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By James Swann
April 21 — A North Carolina orthopedic clinic reached a $750,000 settlement with the government over allegations that it potentially violated the HIPAA Privacy Rule by giving patient data to a business partner without first signing a business associate agreement (BAA).
The Health and Human Services Office for Civil Rights said that Raleigh Orthopaedic Clinic PA disclosed protected health information (PHI) in the form of X-ray film for roughly 17,300 patients. The X-rays were sent to a third-party vendor that didn't have a BAA with the clinic, a violation of the HIPAA Privacy Rule.
The settlement was announced April 19 and was the culmination of an OCR investigation that began after the clinic filed a breach report in April 2013.
“HIPAA’s obligation on covered entities to obtain business associate agreements is more than a mere check-the-box paperwork exercise,” Jocelyn Samuels, OCR director, said in an April 19 statement.
Kirk Nahra, an attorney with Wiley Rein in Washington, told Bloomberg BNA this is the second recent settlement involving the failure to have a BAA in place, following North Memorial Health's March settlement (53 HCDR, 3/18/16).
Nahra said the North Memorial settlement seemed to be driven by overall security failure, as well as the lack of the BAA, while the current settlement seems to be just about the missing BAA.
Nahra said he thinks most organizations have BAAs in place, but said the settlement is a good reminder to make sure of that.
“The other significant reminder, which may be more of an actual issue, is for business associates to remember that they need downstream business associate agreements with their downstream subcontractors,” Nahra said.
Under the Health Insurance Portability and Accountability Act, covered entities are prevented from disclosing PHI to unauthorized individuals. The lack of a BAA can potentially put the PHI at risk.
The Raleigh Orthopaedic Clinic didn't respond to a request for comment.
Eric Fader, an attorney with Day Pitney LLP in New York, told Bloomberg BNA that while the government has been stressing the importance of BAAs since the Health Information Technology for Economic and Clinical Health (HITECH) Act was released in 2009, some covered entities still haven't executed BAAs with all of their business associates.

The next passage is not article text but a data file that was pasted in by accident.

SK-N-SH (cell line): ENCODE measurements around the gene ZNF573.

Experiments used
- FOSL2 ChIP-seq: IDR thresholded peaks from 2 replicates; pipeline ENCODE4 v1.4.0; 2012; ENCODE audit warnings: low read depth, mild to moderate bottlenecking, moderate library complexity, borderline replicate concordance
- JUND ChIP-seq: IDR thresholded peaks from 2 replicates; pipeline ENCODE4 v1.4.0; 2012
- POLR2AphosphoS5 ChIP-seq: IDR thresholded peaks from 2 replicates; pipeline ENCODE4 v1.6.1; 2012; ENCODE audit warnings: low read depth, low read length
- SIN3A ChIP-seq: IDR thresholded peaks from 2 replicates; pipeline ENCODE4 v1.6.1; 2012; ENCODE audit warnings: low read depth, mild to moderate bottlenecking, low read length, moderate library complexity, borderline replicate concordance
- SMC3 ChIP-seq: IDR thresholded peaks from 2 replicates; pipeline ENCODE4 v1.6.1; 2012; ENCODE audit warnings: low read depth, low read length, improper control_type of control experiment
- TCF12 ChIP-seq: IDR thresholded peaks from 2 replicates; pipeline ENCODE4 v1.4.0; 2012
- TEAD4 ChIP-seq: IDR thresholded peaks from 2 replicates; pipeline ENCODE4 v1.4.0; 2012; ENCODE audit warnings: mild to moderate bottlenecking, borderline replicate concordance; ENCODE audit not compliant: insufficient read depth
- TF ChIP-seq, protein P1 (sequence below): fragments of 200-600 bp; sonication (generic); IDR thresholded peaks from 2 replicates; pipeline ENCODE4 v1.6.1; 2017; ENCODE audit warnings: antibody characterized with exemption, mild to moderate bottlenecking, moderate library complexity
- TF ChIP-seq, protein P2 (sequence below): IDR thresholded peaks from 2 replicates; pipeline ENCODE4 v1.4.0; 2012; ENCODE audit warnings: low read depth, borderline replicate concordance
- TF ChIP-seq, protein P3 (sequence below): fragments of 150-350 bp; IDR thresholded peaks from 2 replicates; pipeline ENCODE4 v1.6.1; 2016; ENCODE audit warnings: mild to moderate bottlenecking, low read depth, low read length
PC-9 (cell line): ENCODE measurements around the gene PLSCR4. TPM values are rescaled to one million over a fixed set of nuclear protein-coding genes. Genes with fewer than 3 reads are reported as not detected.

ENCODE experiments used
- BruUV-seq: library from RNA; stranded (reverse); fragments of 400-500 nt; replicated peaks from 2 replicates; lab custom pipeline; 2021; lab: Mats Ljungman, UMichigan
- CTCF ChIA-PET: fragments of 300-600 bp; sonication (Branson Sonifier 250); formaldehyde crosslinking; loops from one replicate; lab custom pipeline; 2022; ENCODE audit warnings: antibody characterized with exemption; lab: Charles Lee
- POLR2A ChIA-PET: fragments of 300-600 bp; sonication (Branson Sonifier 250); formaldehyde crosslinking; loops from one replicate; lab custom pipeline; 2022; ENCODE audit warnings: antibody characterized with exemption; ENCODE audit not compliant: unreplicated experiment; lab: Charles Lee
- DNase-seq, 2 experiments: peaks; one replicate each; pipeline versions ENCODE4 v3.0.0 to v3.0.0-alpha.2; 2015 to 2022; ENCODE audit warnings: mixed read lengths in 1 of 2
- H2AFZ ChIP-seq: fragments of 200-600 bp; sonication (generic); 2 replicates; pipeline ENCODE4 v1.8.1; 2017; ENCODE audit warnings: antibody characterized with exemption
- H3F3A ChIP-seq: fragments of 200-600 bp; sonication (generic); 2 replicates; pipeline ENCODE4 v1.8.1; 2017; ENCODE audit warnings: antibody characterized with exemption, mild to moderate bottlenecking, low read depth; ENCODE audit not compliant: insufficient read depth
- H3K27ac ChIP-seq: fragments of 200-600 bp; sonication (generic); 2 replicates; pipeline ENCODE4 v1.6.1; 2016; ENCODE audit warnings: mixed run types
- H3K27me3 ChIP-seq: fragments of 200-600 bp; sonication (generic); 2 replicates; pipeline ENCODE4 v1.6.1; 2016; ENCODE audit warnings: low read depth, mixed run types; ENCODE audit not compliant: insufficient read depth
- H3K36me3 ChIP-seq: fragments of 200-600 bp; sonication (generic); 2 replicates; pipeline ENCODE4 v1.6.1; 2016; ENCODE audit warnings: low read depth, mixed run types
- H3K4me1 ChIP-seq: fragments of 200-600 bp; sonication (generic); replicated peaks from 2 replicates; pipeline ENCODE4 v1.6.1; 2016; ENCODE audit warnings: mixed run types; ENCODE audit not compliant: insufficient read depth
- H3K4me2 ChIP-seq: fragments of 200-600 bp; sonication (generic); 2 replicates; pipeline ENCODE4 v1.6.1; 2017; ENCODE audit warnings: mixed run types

Fader said other covered entities may have BAAs in place that should have been updated to comply with changes that were mandated by the 2013 HIPAA omnibus rule.
Additionally, simply maintaining PHI, without accessing it, is enough to make an organization a business associate, Fader said. This would apply to companies that provide data storage and backup services to health-care providers, Fader said.
“So any provider that assumes that it's currently in compliance with HIPAA's BAA requirements just because it did comply as of, say, 2008, is likely mistaken,” Fader said.
Fader said the second round of HIPAA audits, which were announced March 21, will audit business associates as well as covered entities, and he said a main focus of the audits will be confirming that all necessary BAAs are in place (55 HCDR, 3/22/16).
“In my view, a failure to have all required BAAs in place could very well be considered an inherently serious violation, given the core importance of BAAs in HIPAA,” Fader said.
In addition to the $750,000 payment, the Raleigh Orthopaedic Clinic agreed to enter into a two-year corrective action plan (CAP) with the OCR. Within 120 days of the start of the CAP, the clinic will have to provide the OCR with a list of all of its business partners as well as copies of all BAAs.
The clinic will also be required to revise its policies regarding business associates to ensure that BAAs become part of all future applicable business relationships, and will have to keep all documents related to the CAP for six years.
The settlement wasn't an admission of liability by the clinic, nor was it a concession by the OCR that the clinic wasn't in violation of the HIPAA rules.
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The OCR resolution agreement is at http://src.bna.com/eik.
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